Possible VEETC repeal resurfaces in Senate, tariff also targeted

By Kris Bevill | May 03, 2011

As promised, Sen. Tom Coburn, R-Okla., has brought back his proposal to eliminate the Volumetric Ethanol Excise Tax Credit, stating that the program is “bad economic policy, bad energy policy and bad environmental policy.” Coburn had previously proposed an amendment to immediately eliminate VEETC to a pending Senate bill commonly referred to as the Small Business Bill. He pulled the amendment in early April after receiving heavy pushback from ethanol-friendly senators, but vowed to re-introduce the measure at a later time.

The new amendment, co-authored by Sen. Dianne Feinstein, D-Calif., and co-sponsored a bipartisan group of five other senators, is a more comprehensive approach to ethanol subsidy reform, according to his spokesman. As suggested by its title, the Ethanol Subsidy and Tariff Repeal Act would also eliminate the 54-cent per gallon import tariff on ethanol. The amendment proposes repealing both VEETC and the import tariff on July 1.

Coburn and Feinstein stated they believe the two ethanol programs actually increase the price of food and energy and make the United States more reliant upon foreign oil by raising the price of imported ethanol. “Ethanol subsidies and tariffs sap our budget, they’re bad for the environment and they increase our dependence on foreign oil,” Feinstein stated. “It’s time we end subsidies that we cannot afford and tariffs that increase gas prices.”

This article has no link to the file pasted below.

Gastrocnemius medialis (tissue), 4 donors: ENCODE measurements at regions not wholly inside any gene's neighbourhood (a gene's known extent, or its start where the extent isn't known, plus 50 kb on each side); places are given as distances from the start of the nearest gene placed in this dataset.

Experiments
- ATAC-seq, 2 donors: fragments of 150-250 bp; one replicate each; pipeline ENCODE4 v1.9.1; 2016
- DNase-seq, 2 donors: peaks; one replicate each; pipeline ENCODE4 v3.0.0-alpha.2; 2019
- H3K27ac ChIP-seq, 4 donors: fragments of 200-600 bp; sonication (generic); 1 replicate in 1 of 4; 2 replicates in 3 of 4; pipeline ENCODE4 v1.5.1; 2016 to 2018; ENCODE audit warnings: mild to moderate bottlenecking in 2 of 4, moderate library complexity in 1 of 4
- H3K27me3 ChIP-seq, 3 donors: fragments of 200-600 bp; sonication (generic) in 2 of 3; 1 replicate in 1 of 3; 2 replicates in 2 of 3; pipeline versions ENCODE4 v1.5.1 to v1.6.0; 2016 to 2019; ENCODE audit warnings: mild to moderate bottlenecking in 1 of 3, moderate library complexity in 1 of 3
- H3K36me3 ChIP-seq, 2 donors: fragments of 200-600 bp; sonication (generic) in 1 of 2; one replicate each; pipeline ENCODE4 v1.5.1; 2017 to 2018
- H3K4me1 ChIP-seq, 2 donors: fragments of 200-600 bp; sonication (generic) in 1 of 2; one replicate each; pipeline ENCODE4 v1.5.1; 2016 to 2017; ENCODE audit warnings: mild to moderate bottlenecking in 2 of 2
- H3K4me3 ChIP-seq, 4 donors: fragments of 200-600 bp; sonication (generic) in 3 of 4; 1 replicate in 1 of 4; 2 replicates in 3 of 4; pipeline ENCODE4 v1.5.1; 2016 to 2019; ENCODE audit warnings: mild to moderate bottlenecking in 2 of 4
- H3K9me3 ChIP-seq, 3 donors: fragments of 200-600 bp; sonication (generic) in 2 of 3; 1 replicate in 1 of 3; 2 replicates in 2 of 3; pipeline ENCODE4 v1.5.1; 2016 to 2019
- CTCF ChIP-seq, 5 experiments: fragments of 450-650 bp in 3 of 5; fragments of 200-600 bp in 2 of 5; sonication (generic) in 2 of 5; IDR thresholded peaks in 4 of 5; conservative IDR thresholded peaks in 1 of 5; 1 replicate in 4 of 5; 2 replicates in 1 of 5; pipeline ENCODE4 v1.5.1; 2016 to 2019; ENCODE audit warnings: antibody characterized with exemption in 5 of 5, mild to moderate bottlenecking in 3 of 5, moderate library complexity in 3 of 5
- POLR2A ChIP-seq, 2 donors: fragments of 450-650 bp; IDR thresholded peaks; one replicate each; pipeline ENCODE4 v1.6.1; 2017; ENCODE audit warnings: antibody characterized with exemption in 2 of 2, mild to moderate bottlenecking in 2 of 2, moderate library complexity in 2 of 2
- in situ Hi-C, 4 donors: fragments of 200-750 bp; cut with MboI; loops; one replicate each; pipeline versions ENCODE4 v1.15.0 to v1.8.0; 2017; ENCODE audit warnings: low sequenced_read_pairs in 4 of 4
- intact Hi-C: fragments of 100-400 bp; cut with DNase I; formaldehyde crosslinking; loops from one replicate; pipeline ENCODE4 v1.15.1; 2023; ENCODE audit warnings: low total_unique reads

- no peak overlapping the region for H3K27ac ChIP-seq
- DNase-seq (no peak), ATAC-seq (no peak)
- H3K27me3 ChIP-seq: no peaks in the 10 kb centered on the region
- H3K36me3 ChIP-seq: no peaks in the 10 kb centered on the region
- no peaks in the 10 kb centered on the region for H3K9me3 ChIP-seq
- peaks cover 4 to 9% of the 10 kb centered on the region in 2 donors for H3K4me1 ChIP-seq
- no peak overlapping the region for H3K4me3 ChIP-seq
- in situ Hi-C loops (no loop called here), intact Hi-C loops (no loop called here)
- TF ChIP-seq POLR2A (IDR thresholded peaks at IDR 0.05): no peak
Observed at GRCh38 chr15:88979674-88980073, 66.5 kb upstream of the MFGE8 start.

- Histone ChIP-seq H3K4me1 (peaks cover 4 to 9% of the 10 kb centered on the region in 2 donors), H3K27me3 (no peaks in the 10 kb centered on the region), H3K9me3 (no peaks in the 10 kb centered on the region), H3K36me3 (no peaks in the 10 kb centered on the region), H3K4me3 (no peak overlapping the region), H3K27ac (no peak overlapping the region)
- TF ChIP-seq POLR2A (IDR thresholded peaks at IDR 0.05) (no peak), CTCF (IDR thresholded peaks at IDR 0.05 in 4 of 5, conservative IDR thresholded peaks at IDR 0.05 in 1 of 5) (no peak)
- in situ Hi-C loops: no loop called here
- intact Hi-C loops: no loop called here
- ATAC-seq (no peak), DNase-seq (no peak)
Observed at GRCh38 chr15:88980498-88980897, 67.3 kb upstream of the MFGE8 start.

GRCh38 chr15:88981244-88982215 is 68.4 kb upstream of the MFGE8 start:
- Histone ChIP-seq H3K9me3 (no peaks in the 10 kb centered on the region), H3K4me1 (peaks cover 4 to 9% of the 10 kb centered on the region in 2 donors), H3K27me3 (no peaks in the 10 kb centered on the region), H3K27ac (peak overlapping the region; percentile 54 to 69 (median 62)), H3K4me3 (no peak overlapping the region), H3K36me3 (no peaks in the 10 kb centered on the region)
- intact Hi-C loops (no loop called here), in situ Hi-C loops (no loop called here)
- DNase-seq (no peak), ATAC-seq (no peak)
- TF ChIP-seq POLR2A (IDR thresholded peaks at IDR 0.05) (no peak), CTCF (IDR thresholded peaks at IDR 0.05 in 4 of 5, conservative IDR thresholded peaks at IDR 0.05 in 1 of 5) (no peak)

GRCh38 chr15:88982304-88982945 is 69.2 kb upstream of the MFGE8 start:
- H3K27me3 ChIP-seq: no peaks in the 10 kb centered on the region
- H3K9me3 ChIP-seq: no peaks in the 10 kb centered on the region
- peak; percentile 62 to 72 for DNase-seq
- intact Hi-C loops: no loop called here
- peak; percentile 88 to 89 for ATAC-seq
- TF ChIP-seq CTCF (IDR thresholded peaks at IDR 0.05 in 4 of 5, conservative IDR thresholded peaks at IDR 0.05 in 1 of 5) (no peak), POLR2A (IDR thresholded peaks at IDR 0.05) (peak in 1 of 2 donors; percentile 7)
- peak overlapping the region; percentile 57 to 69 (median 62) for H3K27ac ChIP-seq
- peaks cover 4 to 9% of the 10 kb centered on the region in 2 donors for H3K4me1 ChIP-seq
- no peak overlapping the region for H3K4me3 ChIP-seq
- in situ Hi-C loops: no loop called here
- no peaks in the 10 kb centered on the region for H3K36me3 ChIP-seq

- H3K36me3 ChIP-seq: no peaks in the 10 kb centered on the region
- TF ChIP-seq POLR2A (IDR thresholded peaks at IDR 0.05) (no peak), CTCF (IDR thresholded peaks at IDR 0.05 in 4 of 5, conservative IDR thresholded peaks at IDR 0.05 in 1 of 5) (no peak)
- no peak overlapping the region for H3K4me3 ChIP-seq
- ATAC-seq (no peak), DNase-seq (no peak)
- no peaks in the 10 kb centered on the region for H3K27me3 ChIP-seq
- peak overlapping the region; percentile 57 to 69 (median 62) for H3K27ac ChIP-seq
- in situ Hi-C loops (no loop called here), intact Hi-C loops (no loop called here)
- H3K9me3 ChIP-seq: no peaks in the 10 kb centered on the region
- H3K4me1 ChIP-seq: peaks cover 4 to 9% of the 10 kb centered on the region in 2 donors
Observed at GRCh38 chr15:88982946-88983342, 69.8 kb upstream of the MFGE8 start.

The ethanol industry agreed some time ago that modifications to VEETC were needed, but has yet to come forth with a unified outline of their plan. Staunch ethanol supporters such as Sen. Chuck Grassley, R-Iowa, have largely been responsible for preventing legislators from considering eliminating the subsidy yet this year. Ethanol industry groups and other supporters argue that ethanol is not the only industry in need of subsidy reform. They say more attention should be focused on eliminating subsidies for the oil industry.

A spokesman for Coburn said that he has long been in favor of comprehensive tax reform that could also address oil subsidies. For now though, his efforts appear to be targeted only on ethanol. His latest attempt has also been filed as an amendment to the Small Business Bill and he said he plans to push for its consideration at the earliest opportunity.